DEVON-L ArchivesArchiver > DEVON > 2006-07 > 1152311041
From: "Brian" <>
Subject: Name spelling variations
Date: Fri, 7 Jul 2006 23:24:01 +0100
I was wondering how you all handle your records when variant spellings of
surnames (and places) are involved?
In many cases, such as place names, spellings have genuinely changed through
the years and in the UK some towns and villages have even changed counties
over time. One I know of through my own research is Stockland - now in Devon
but prior to 1842 in Dorset. So, when I record my ancestor details prior to
1842, do I record the events as being in Stockland Dorset or, as it is now,
Stockland Devon? There are problems with each method when you subsequently
do searches, or try and match up people or events with places.
But more importantly, what about people's names? In the days when most
people were illiterate, we can only rely on what the registrar wrote down -
which is going to have been only what he/she heard. There would be no-one to
point out a mistake if one was made. Sometimes - quite often, in fact - the
name even differs on registrations of birth, marriage and death, and quite
often on different census returns.
So do you record the event with the spelling as it is written (or that you
are INFORMED how it was written anyway.. mis-reading or mis-transcribing
adds another layer for error)? Or do you 'correct' it? If you correct it,
where do you stop? In older times, the mis-spellings may have been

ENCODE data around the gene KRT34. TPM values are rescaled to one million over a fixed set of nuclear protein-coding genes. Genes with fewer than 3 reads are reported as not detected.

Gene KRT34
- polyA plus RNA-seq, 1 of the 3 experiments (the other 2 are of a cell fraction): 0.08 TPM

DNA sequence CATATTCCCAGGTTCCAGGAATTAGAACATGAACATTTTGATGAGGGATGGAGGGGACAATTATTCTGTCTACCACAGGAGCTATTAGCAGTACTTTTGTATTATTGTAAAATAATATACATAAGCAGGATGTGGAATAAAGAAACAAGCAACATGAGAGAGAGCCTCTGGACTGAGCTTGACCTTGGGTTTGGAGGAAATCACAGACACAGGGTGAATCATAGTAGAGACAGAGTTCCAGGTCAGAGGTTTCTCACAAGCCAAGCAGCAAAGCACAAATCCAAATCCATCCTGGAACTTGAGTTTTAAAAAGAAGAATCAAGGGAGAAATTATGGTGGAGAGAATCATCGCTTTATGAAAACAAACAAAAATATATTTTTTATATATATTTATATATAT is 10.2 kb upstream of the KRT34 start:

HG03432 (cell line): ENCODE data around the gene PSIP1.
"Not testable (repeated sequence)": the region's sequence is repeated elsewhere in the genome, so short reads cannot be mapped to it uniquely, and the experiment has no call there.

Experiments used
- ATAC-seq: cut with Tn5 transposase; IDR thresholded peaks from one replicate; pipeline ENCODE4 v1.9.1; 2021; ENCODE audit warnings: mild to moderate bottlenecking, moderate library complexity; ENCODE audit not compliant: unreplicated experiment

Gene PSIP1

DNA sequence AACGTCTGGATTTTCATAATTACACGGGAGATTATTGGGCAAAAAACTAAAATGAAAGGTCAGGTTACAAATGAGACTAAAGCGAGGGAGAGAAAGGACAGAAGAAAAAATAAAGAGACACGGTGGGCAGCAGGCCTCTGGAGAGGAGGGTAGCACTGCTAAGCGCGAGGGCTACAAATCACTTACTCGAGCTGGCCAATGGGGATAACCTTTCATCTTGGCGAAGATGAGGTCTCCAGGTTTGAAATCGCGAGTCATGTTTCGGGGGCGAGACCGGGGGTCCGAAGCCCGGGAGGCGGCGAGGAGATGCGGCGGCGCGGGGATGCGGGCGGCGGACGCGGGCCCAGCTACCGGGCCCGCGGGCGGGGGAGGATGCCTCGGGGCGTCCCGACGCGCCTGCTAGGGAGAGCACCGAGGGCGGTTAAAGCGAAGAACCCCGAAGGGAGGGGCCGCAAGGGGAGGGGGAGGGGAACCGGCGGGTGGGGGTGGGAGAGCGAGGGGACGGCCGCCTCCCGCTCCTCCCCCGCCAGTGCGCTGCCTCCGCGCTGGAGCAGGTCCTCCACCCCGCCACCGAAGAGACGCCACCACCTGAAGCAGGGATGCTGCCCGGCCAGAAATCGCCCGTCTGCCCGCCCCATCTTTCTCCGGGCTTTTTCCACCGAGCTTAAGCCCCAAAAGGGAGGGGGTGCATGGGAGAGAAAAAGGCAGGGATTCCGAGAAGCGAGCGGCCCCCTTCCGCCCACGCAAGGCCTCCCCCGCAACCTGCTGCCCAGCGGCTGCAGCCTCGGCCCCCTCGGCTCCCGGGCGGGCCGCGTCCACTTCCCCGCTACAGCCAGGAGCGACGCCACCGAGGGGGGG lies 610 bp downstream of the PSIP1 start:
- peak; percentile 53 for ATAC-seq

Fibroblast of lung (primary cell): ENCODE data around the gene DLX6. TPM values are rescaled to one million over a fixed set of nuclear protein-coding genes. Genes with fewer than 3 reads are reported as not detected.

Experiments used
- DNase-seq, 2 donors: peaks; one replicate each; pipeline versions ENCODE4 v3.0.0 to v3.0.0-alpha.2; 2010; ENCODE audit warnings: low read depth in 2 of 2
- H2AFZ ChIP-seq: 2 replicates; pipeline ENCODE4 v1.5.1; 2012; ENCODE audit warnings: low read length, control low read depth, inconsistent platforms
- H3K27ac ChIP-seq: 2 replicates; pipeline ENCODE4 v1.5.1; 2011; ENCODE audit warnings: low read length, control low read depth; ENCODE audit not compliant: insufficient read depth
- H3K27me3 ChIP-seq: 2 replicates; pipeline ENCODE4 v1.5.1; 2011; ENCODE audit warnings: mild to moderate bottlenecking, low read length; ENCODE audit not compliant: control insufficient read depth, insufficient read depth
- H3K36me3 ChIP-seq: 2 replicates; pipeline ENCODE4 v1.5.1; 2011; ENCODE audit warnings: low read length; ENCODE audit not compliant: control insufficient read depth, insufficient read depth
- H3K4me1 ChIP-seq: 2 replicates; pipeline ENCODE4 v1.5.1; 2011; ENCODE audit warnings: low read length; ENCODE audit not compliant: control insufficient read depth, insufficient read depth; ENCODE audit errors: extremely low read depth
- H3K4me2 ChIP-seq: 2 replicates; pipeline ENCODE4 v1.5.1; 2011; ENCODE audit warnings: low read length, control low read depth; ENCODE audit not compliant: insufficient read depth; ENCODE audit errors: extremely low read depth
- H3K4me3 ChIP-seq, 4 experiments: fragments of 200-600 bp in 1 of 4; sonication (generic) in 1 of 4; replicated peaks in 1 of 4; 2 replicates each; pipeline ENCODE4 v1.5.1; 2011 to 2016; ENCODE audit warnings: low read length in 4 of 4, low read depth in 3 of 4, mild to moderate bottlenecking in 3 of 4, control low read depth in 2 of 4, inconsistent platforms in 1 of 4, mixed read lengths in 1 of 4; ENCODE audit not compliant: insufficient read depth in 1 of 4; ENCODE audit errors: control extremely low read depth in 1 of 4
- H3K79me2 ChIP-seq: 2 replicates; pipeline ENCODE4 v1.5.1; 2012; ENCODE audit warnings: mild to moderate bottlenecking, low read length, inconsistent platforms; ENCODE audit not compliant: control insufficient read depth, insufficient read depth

accidental, but in more modern times, it is often deliberate..
On my wife's line, there is one particular family who started out as
TOTTINGHAM, but at various stages in marriages and offspring this appeared
as TOTTINHAM, TOTTENHAM, TOTNAM, TOTMAN.. And I can imagine that in the
laziness of the north Hertfordshire drawling accent, TOTTINGHAM could easily
have been heard as TOTT'NAM or any of the others. I started 'correcting'
them accordingly, but then it occurred to me that this was maybe not a good
idea if I was to go searching e.g. on the IGI, and in any case, a later
generation of that family line in the late 1800s went under the name of
TOTT, and still do to this day.. It would be very wrong of me to 'correct'
All a bit of a nightmare I think. So to go back to the original question
(I've rambled on a bit as usual!) I was wondering what the 'standard', or
most usual, or the preferred way of dealing with such situations is..
(Devon FHS #16585)